RALEIGH – During the early stretch of St. Vincent’s Hopscotch set on City Plaza Friday night, the wind picked up as she threw out volleys of off-kilter guitar skronk. Clouds appeared. And a very large hawk glided overhead to alight on a nearby construction crane, seemingly to watch the spectacle. It was as if the natural elements were just another special effect in St. Vincent’s arsenal of high-tech mechanical soul.
Since breaking through to mainstream popularity this year, the former Annie Clark has become one of the most polarizing figures in popular music – celebrated as a visionary original and attacked as a boring fraud, in about equal measure. There was plenty of social-media chatter from the latter viewpoint in the wake of Friday’s show.
Me, I found her to be one of the most mesmerizing performers I’ve ever seen. She has a highly idiosyncratic approach to guitar sonics, alternating between the sort of cold flickering Robert Fripp made famous with King Crimson and flat-out hammer-of-the-gods wailing. And she used the stage setting as another instrument, spotlighting herself in an array of lighting setups (from blinding strobe to shadowy) as she moved with robotic grace. She truly seemed to be from another galaxy.
“Birth in Reverse,” “Cheerleader” and “Digital Witness” were the high points, but the whole 70 minutes was pretty fantastic. St. Vincent was so good, in fact, that Spoon’s perfectly fine headline set afterward seemed dull and one-dimensional by comparison. It will be interesting to see if she steals the show again in December, when she’ll return to Raleigh to open for Black Keys at PNC Arena. Meantime, check the photo gallery of shots from Friday’s show.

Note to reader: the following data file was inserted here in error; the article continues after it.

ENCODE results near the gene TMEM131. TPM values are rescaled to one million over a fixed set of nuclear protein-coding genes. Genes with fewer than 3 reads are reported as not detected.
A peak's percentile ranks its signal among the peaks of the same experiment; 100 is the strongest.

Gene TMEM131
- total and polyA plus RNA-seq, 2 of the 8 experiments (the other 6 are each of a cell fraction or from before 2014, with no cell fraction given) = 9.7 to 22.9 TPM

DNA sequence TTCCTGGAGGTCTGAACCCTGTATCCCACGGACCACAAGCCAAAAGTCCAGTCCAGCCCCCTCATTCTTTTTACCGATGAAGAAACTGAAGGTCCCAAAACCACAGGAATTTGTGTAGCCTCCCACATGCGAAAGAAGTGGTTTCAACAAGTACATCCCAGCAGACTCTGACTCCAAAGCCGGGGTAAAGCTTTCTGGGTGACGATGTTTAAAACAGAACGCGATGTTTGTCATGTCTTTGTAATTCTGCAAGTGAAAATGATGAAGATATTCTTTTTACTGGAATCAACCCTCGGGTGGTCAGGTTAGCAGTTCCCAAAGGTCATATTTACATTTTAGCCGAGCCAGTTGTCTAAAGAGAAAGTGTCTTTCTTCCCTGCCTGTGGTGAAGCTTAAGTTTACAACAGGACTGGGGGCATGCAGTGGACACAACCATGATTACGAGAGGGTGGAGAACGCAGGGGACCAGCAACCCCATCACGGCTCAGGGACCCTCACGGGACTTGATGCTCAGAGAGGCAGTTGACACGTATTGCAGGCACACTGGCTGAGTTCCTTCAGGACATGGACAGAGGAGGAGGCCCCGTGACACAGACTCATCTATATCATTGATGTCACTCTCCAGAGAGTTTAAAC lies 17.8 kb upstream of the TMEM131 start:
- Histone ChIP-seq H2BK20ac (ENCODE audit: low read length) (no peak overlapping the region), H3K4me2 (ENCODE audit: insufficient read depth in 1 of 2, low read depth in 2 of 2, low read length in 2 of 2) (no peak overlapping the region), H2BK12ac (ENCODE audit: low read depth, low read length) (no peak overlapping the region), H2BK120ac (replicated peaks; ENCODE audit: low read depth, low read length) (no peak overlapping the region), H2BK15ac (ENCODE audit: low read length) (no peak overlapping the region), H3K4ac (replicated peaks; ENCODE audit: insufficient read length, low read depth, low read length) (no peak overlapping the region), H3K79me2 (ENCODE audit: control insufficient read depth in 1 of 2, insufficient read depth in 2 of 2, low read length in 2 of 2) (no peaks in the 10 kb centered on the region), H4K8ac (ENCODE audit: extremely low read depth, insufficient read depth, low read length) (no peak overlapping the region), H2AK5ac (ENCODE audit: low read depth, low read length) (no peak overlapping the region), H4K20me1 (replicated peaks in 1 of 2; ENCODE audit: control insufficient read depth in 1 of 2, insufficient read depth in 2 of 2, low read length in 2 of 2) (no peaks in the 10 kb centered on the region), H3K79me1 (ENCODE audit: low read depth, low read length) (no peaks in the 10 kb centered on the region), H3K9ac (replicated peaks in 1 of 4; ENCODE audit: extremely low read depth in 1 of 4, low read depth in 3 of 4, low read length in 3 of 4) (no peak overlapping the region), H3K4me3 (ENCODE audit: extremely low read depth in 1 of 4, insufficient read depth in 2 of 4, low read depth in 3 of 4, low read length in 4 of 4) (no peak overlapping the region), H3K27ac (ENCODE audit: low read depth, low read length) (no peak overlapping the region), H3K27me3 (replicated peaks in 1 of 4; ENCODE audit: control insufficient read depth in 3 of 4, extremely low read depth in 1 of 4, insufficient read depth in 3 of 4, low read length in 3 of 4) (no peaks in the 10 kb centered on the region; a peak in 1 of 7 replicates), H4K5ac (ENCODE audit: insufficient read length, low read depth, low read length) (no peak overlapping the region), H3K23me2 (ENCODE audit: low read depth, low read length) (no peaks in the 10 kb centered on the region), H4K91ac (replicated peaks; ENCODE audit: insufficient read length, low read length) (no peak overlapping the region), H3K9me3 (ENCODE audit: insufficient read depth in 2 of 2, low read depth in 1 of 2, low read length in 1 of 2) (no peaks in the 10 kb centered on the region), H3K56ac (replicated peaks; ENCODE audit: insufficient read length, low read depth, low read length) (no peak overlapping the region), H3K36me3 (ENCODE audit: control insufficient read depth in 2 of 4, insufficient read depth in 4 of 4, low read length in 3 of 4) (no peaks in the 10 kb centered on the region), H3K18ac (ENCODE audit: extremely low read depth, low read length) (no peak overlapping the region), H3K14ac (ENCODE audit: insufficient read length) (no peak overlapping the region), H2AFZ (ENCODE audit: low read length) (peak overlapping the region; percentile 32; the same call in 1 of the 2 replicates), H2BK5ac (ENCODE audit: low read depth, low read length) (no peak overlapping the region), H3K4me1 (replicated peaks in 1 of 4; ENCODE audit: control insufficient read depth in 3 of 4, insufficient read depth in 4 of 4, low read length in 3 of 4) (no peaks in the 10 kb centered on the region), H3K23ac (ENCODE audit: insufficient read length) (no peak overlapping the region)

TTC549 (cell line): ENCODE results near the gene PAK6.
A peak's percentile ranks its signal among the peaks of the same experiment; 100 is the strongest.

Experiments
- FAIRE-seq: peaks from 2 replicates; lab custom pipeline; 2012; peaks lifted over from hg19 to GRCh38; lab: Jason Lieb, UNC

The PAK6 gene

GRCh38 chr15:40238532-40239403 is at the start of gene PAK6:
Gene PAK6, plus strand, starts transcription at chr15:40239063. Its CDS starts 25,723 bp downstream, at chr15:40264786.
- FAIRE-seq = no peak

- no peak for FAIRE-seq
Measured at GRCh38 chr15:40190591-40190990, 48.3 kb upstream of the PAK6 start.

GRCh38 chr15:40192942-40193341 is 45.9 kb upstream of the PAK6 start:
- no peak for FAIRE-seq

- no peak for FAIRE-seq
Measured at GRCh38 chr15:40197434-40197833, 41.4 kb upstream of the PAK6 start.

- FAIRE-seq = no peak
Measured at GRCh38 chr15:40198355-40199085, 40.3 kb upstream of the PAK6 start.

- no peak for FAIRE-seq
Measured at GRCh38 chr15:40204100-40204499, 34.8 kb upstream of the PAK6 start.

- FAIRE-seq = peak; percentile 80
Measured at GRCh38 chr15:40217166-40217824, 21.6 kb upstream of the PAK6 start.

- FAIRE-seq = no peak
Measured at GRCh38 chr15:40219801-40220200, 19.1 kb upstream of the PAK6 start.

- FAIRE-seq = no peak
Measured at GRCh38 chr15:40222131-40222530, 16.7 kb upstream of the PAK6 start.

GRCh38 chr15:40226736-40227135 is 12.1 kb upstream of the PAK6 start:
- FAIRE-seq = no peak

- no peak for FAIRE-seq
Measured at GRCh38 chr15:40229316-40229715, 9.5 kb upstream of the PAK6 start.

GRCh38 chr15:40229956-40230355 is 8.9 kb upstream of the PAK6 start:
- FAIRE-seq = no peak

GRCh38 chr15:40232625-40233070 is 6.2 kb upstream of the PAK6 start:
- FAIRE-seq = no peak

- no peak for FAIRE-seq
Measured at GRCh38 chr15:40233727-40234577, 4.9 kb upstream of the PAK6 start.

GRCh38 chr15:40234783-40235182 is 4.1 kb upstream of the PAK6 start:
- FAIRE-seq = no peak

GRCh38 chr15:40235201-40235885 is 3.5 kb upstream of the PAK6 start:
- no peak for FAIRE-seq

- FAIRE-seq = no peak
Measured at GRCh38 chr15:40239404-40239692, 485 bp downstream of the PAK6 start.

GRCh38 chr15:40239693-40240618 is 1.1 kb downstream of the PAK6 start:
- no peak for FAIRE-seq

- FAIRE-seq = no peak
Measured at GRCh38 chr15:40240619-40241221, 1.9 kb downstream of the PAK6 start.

All was not completely fabulous at Hopscotch on Friday, especially Little Black Egg Big Band – an experimental side project made up of the members of Yo La Tengo and friends. Yo La Tengo is one of my favorite bands, but I’m afraid their Egg incarnation’s afternoon set at Kings was…well, “interesting” would be one way to put it. They came out and commenced to making this low, pulsing drone that seemed kind of cool at first before growing progressively less cool as it went on. And on. And on. Without going anywhere at all. I left after 20 minutes, at which point it was obvious that no thrills would be had. Oh well.
Back on the plus side, Friday’s other main highlight was Zack Mexico, a young bunch from the Outer Banks that’s been through some changes since I saw them at Hopscotch 2012. Back then, they sounded like the world’s oddest surf band. This year’s model was more along the lines of MC5, a pulverizing lineup with two drummers and three guitarists all in a race to see who would finish first. And it opened up with the frontman coming onstage, stripping off his clothes, donning a dress and holding a drum aloft to punch a hole in it. Then they started bashing away and it was glorious.